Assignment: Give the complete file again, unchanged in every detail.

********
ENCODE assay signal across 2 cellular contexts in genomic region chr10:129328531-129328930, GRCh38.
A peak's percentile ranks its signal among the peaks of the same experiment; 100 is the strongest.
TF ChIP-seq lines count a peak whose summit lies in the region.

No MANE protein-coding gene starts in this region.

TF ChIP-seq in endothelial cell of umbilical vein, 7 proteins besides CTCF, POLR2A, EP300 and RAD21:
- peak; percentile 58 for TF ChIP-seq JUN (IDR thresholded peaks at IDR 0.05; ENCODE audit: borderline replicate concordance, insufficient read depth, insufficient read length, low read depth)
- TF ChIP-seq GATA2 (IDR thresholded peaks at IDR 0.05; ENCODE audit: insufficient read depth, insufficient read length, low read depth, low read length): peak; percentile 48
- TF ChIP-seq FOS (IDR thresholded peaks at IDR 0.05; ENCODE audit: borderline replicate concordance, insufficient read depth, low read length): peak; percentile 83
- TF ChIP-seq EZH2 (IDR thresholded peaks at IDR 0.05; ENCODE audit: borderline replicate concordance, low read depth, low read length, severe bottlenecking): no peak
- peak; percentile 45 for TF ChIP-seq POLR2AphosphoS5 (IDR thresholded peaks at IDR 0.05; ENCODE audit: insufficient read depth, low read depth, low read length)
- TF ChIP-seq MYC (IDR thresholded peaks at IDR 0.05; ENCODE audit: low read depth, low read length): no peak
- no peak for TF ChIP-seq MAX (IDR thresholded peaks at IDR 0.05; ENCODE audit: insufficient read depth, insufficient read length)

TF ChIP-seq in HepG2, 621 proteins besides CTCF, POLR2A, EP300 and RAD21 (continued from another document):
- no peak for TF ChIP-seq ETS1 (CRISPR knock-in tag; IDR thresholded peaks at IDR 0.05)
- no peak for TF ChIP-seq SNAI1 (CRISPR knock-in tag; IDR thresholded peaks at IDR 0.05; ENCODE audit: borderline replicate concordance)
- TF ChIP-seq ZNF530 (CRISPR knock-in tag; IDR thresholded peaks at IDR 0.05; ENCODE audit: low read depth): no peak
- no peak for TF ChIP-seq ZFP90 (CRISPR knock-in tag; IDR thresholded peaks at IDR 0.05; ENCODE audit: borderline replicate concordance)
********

ENCODE assay signal across 2 cellular contexts in genomic region chr10:129328531-129328930, GRCh38.
A peak's percentile ranks its signal among the peaks of the same experiment; 100 is the strongest.
TF ChIP-seq lines count a peak whose summit lies in the region.

No MANE protein-coding gene starts in this region.

TF ChIP-seq in endothelial cell of umbilical vein, 7 proteins besides CTCF, POLR2A, EP300 and RAD21:
- peak; percentile 58 for TF ChIP-seq JUN (IDR thresholded peaks at IDR 0.05; ENCODE audit: borderline replicate concordance, insufficient read depth, insufficient read length, low read depth)
- TF ChIP-seq GATA2 (IDR thresholded peaks at IDR 0.05; ENCODE audit: insufficient read depth, insufficient read length, low read depth, low read length): peak; percentile 48
- TF ChIP-seq FOS (IDR thresholded peaks at IDR 0.05; ENCODE audit: borderline replicate concordance, insufficient read depth, low read length): peak; percentile 83
- TF ChIP-seq EZH2 (IDR thresholded peaks at IDR 0.05; ENCODE audit: borderline replicate concordance, low read depth, low read length, severe bottlenecking): no peak
- peak; percentile 45 for TF ChIP-seq POLR2AphosphoS5 (IDR thresholded peaks at IDR 0.05; ENCODE audit: insufficient read depth, low read depth, low read length)
- TF ChIP-seq MYC (IDR thresholded peaks at IDR 0.05; ENCODE audit: low read depth, low read length): no peak
- no peak for TF ChIP-seq MAX (IDR thresholded peaks at IDR 0.05; ENCODE audit: insufficient read depth, insufficient read length)

TF ChIP-seq in HepG2, 621 proteins besides CTCF, POLR2A, EP300 and RAD21 (continued from another document):
- no peak for TF ChIP-seq ETS1 (CRISPR knock-in tag; IDR thresholded peaks at IDR 0.05)
- no peak for TF ChIP-seq SNAI1 (CRISPR knock-in tag; IDR thresholded peaks at IDR 0.05; ENCODE audit: borderline replicate concordance)
- TF ChIP-seq ZNF530 (CRISPR knock-in tag; IDR thresholded peaks at IDR 0.05; ENCODE audit: low read depth): no peak
- no peak for TF ChIP-seq ZFP90 (CRISPR knock-in tag; IDR thresholded peaks at IDR 0.05; ENCODE audit: borderline replicate concordance)